Once the capital of the Incan Empire, Cusco is a city rich with history that is important to Peruvian culture today. Needless to say, you will never get bored learning about the history of Peru, which intertwines Pre-Incan, Incan, and Spanish culture. The best part is you can put down the textbook and learn by exploring various archaeological sites and museums!
Let’s go back in time to 650 CE to the Pre-Incan Civilization of the Wari. The Wari had many accomplishments, including a method of counting, roads, and an impressive army. But even more interesting was their increased production of maize, which, among other evidence found, implies the occurrence of large scale drinking festivals. Here in Peru, corn is still used to make alcoholic beverages called “Chicha.” However, while learning about several other Pre-Incan civilizations, the Wari didn’t stand out to me until I visited Pikillacta, the remains of a Wari city. Visiting archaeological sites like Pikillacta gives you the opportunity to feel connected to what you are learning about in the class and pushes you to really think about the foundations of civilization and what was happening simultaneously around other parts of the world.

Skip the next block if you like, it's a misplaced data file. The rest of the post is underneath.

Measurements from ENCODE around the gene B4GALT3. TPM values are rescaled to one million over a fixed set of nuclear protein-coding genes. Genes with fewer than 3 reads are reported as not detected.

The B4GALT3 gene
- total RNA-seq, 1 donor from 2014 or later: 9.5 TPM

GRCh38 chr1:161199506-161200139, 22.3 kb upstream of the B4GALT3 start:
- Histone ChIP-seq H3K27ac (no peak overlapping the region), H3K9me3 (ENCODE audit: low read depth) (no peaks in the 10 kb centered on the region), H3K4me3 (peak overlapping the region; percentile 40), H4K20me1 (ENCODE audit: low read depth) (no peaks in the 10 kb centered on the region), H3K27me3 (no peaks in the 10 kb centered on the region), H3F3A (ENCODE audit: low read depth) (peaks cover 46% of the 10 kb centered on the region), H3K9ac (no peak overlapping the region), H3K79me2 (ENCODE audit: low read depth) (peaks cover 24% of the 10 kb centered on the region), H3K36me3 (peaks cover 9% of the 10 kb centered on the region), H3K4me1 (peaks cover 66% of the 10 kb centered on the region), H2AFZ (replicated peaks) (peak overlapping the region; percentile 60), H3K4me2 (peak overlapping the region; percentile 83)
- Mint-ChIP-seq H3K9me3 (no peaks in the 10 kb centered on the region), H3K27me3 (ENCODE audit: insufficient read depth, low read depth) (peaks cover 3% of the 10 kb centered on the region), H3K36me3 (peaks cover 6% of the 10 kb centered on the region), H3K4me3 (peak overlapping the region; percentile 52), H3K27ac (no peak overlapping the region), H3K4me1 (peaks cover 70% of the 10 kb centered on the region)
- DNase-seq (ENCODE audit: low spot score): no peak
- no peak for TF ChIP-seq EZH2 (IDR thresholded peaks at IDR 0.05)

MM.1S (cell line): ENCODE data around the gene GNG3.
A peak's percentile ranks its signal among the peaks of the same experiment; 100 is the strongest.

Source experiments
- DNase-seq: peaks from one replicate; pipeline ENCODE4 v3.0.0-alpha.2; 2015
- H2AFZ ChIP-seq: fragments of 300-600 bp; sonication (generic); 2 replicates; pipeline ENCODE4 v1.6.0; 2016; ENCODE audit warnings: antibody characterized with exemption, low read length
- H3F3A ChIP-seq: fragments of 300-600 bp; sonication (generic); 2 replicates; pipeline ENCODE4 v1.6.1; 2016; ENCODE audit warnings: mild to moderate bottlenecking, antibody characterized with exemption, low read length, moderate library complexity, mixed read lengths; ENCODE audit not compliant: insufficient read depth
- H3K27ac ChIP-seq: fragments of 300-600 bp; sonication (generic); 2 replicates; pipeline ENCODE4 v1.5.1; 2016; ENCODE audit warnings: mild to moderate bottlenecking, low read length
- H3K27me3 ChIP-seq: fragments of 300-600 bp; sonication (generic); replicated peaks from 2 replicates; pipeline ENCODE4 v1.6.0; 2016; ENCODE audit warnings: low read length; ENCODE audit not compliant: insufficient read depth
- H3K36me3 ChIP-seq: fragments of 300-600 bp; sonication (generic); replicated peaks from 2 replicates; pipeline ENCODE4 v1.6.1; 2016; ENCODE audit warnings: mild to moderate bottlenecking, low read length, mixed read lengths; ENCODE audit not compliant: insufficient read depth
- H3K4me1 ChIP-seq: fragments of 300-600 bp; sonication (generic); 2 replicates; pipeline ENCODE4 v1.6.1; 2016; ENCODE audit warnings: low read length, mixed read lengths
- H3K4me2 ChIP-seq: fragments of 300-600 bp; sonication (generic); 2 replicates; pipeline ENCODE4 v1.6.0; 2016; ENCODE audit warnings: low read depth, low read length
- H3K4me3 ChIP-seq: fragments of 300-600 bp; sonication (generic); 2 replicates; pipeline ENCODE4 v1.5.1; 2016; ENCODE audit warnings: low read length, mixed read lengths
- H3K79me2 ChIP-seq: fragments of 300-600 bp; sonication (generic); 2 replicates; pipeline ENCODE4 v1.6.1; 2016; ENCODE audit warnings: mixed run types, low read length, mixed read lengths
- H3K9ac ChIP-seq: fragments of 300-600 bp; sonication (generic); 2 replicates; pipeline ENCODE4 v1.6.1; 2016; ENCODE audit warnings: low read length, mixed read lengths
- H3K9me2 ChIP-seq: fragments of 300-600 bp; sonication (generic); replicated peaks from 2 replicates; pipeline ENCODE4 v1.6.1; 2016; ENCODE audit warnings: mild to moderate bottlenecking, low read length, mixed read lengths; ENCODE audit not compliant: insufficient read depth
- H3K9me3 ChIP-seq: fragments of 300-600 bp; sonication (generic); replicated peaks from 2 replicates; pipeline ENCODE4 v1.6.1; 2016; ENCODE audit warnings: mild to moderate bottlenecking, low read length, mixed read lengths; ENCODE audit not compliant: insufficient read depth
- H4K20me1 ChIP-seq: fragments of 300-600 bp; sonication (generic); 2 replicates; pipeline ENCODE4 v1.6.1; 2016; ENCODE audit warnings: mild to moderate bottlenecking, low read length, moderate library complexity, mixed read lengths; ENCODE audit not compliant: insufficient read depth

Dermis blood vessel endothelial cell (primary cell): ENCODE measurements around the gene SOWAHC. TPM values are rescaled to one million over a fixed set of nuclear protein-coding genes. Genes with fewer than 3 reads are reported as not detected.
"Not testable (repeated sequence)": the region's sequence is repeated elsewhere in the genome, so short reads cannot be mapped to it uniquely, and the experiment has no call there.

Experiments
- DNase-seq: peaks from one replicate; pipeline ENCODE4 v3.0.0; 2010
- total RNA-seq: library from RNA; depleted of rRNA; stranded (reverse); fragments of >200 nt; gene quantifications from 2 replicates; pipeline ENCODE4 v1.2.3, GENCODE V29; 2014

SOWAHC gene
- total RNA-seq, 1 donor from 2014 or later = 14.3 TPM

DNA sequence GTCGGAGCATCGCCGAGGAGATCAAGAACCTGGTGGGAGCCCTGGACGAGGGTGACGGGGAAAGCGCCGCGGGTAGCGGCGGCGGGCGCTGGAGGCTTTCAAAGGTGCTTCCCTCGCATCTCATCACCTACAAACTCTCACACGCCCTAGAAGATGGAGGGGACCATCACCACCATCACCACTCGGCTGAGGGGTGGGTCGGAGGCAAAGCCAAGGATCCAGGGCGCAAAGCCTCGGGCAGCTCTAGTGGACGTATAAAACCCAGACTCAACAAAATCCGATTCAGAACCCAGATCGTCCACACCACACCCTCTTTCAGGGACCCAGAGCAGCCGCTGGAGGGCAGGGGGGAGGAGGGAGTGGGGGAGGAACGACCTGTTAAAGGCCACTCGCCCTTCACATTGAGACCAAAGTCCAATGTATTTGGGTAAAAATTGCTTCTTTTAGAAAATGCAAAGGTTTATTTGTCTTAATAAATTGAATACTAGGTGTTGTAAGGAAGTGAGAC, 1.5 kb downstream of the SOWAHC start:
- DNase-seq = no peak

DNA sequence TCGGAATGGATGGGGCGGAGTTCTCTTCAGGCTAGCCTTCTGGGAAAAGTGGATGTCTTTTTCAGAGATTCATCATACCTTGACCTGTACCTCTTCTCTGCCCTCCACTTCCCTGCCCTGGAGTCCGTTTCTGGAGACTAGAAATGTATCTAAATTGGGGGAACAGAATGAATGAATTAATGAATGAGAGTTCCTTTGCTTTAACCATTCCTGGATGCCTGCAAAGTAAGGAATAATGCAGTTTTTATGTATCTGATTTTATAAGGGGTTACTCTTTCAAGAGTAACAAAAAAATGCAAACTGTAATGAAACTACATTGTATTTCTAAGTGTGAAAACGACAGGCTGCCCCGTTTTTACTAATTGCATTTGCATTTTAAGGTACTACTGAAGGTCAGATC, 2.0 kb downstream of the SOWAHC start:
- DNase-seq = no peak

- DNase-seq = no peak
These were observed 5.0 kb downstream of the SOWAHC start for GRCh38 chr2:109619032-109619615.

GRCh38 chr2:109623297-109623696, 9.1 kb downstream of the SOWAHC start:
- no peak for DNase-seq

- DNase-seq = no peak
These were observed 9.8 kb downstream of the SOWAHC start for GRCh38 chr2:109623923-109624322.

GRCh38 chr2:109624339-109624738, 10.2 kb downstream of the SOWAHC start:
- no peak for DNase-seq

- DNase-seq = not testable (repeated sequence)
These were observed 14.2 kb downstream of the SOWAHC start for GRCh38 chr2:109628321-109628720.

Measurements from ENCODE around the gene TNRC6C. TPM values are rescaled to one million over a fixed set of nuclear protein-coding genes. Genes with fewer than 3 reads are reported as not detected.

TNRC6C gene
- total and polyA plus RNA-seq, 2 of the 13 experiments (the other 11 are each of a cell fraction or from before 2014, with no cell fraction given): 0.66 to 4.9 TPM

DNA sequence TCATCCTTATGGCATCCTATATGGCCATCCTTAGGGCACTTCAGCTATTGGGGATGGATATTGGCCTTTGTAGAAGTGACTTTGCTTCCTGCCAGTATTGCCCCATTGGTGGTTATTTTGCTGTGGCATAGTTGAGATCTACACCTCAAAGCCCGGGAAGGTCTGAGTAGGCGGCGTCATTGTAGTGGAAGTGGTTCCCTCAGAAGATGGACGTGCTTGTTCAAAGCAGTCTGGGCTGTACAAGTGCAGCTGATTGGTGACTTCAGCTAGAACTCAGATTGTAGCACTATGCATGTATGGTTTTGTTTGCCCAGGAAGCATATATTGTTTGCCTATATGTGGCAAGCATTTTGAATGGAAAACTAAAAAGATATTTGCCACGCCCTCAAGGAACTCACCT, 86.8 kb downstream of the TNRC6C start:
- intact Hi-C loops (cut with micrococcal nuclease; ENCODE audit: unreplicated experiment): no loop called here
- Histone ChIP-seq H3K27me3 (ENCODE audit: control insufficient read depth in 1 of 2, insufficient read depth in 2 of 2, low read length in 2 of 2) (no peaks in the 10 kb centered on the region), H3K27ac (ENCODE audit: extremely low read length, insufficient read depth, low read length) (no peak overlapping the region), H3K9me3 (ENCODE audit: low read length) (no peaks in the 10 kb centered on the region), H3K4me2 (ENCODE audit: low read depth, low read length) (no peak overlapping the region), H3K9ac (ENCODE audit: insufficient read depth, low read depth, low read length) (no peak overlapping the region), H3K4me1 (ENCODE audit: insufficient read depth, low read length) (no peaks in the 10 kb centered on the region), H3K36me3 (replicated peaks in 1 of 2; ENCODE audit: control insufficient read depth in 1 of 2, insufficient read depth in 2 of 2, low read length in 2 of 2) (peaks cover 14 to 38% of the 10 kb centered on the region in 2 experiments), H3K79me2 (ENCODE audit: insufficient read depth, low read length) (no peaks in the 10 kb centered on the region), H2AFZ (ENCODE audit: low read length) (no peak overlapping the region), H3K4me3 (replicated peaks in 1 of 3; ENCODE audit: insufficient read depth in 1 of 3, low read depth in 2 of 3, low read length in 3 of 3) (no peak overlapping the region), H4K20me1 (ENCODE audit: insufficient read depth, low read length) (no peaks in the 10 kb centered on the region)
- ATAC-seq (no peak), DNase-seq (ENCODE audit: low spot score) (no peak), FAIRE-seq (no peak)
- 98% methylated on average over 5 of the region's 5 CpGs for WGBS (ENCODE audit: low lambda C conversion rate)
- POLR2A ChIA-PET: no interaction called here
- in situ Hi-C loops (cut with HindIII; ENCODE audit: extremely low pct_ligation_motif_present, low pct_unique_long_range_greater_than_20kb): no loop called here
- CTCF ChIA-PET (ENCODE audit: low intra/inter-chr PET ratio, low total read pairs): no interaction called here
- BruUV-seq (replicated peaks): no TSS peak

Not far from Cusco, you can explore the Sacred Valley and within it, Moray. These remains of the Inca might resemble an amphitheater, and while the purpose of this site is not completely known, experts are fairly certain that these terraces were once used for experimental agricultural and religious purposes. Not only are their agricultural advances impressive but their architecture can not be overlooked!
Incan and Spanish culture have joined together to create modern Peruvian culture. A great place to see this fusion is the Church of Santo Domingo and Coricancha. Originally named Inti Kancha, Coricancha was the most important temple in the Incan Empire, the Temple of the Sun. The Temple of the Sun is not the only treasure to be found here as there are various other temples such as the Temple of the Moon. Constructed from carved granite, these walls were once covered in more than 700 sheets of pure gold.
Of course with the arrival of Francisco Pizarro and the other conquistadores, the gold was quickly melted and the Church of Santo Domingo was built on top of the foundations of these temples. Today, Catholicism is still the dominating religion here in Peru, but if you look closely, you will still see locals paying tribute to mother earth.
The world awaits…discover it.